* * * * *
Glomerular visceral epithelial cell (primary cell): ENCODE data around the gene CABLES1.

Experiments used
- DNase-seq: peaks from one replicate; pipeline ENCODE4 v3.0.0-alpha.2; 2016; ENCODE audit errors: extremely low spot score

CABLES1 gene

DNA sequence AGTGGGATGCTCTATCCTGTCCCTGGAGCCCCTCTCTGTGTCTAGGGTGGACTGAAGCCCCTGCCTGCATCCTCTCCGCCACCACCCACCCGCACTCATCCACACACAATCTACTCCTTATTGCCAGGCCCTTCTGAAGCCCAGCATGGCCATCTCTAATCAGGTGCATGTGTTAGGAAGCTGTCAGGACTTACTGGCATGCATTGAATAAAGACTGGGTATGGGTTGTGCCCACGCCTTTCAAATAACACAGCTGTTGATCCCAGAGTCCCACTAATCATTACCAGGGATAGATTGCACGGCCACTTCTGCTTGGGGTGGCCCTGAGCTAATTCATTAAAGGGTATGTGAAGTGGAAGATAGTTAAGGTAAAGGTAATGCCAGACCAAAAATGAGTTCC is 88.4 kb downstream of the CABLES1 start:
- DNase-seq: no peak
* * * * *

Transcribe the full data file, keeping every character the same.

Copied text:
Glomerular visceral epithelial cell (primary cell): ENCODE data around the gene CABLES1.

Experiments used
- DNase-seq: peaks from one replicate; pipeline ENCODE4 v3.0.0-alpha.2; 2016; ENCODE audit errors: extremely low spot score

CABLES1 gene

DNA sequence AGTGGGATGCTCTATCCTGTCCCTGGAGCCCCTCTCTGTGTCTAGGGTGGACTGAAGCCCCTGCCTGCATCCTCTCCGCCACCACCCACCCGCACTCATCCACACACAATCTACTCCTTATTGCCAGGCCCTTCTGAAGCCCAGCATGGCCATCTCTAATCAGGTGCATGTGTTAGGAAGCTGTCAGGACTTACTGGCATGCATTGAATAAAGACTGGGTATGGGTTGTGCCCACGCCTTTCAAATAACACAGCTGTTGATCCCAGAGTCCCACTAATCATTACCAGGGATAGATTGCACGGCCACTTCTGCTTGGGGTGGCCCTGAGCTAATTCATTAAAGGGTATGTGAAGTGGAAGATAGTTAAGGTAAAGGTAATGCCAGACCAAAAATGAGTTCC is 88.4 kb downstream of the CABLES1 start:
- DNase-seq: no peak